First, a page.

November 4, 2012 4:06 am

Regulator probes South Korea’s small cap boom

Ahn Cheol Soo©Bloomberg

Smaller company shares are enjoying a rare boom in South Korea’s stock market, which has been dominated by big exporters, amid hopes that small and mid-sized enterprises would benefit from the growing political pressure on family-run conglomerates ahead of December’s presidential election.

With the absence of clear market leaders amid the uncertain global economic outlook, investors are increasingly shifting their attention to small information technology and biotechnology companies, entertainment-related groups and election-driven stocks.

They are moving away from traditional manufacturing powerhouses such as Samsung Electronics and Hyundai Motor.

Trading volumes for companies outside the top 300 stocks have exploded to the highest level in at least 12 years as presidential candidates promise to support SMEs and crack down on the big family-run conglomerates under the catchy slogan of “economic democratisation”.

Some 77bn shares on the Kospi Small-Cap index were traded so far this year (as of October 23), surpassing any full-year volume since 2000 when the Korea Exchange started unveiling the data.

Some of the country’s small-cap focused equity funds have posted investment returns of more than 20 per cent so far this year.

The Kospi Small-Cap Index, made up of 464 companies that fall outside the 300 biggest listed groups in terms of market capitalisation, has risen about 7 per cent over the past two months, even as the Kospi Large-Cap Index of the country’s top 100 companies has fallen 1.7 per cent. The country’s junior Kosdaq market has also risen about 10 per cent in the past three months.

Notably, shares of Nexen, a maker of tyres and rubber inner tubes and one of the larger constituents of the small-cap index with a market value of Won432bn ($396m), have jumped nearly 60 per cent over the past six months.

Sunny Electronics, a maker of components for computers and mobile phones, has performed better still amid the election fever.

The shares have surged more than 10-fold to Won4,190 so far this year, mainly because its vice-president previously worked for Ahnlab – an anti-virus software company founded by Ahn Chul-soo, an independent presidential candidate – although the company has posted losses since 2010.

“Investors are seeking alternative investment targets as stocks of big companies have showed a lacklustre performance in recent months,” says Oh Seung-hoon, an analyst at Daishin Securities.

“With the economic democratisation movement focusing on two issues – chaebols’ corporate governance and SMEs’ growth – we can say that an investment environment positive for SMEs while negative for big companies has been created.”

In this election season, the need for a more dynamic small-business sector has become one of the dominant campaign themes amid growing concerns that the chaebols’ economic dominance is stifling growth of SMEs as the big companies tower over almost every area of business.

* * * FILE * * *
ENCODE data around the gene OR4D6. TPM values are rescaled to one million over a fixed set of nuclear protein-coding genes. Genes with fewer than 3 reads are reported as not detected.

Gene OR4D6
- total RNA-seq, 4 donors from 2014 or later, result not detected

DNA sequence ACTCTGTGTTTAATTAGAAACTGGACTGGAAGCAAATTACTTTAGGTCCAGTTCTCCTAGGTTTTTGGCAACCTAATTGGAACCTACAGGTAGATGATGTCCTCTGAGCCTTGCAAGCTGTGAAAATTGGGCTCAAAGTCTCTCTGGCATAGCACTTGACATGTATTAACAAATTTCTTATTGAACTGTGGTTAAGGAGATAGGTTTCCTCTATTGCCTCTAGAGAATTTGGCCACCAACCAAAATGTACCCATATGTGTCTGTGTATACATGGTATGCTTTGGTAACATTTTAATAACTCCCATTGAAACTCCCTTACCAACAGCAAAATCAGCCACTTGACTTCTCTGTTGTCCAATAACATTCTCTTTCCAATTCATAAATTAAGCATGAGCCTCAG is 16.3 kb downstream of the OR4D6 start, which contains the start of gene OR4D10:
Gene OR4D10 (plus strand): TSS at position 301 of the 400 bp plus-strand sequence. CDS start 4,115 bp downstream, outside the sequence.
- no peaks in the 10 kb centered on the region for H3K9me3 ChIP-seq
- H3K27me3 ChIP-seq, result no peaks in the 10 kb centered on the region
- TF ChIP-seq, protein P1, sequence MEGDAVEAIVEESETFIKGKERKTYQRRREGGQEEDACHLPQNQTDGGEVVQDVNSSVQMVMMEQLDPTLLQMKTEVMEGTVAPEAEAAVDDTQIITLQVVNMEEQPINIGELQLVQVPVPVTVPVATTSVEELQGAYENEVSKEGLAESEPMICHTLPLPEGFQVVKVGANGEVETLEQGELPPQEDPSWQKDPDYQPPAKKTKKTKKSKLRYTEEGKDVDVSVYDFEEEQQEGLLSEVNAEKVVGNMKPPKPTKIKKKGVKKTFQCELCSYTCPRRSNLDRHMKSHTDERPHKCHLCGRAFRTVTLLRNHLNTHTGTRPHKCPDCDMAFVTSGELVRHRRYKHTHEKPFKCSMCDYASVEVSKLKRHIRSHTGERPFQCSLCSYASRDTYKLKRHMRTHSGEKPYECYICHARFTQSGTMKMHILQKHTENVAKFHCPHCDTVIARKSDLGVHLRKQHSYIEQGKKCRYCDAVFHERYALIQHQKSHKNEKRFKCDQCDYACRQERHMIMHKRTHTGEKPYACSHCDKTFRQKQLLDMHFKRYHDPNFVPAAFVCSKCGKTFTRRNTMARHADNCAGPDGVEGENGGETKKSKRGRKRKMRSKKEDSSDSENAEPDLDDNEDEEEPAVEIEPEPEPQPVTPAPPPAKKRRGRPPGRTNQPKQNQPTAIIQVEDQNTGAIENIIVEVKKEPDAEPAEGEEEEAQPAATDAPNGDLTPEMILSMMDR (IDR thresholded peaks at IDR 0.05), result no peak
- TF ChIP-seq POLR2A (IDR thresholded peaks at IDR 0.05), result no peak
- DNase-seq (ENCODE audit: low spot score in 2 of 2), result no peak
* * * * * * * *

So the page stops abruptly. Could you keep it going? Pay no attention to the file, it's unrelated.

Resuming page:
Politicians have promised to pare back the dominance of the chaebol, by cracking down on the complex cross-shareholdings between subsidiaries that give the founding families undue influence, while propping up SMEs, which account for 90 per cent of jobs, by expanding easy credits for them and barring chaebol companies from entering specific business areas.

Such election pledges and vague hopes for benefits to companies with political ties have prompted retail investors to snap up the so-called politically themed stocks in the past year. But their gamble threatens to turn into a disaster as the bubble starts to pop with the December election nearing.

The country’s financial watchdog has said that about 1.95m Korean investors have suffered a combined Won1.5tn of losses by investing in 35 election-themed stocks, even though their prices rose by an average 93 per cent during the year to June 2012.

AhnLab itself is a prime example. The shares have endured a rollercoaster ride in the past year, surging more than five fold from Won30,000 in September 2011 to around Won160,000 in early January but falling back about 60 per cent since.

EG, a chemical company owned by Park Ji-man, the younger brother of the ruling party’s presidential candidate Park Geun-hye, is another example.

Its shares have risen about 70 per cent to Won41,000 over the past year although they are now trading at half their January peak of Won80,700.

The outsized gains in such election-driven stocks have prompted the Financial Supervisory Service to set up a taskforce to look into speculative forces alleged to be manipulating share prices.

The FSS has also introduced measures to protect retail investors by halting trading in some “dangerously overheating” stocks for a day and regulating their trading prices for three days.

Despite the correction in some overheating stocks, analysts expect the small-cap rally to continue for some time, with investor interest in politically themed stocks likely to last at least until the election day.

“They are not driven by fundamentals, but by expectations for a political event, which is totally unpredictable,” says Lim Soo-kyun, an analyst at Samsung Securities.

“Some of the small-cap shares such as IT parts makers and tour agencies relying on Chinese tourists have a real growth story but most of them are overshooting their fundamentals. Investors need to be careful as a bubble is bound to pop.”

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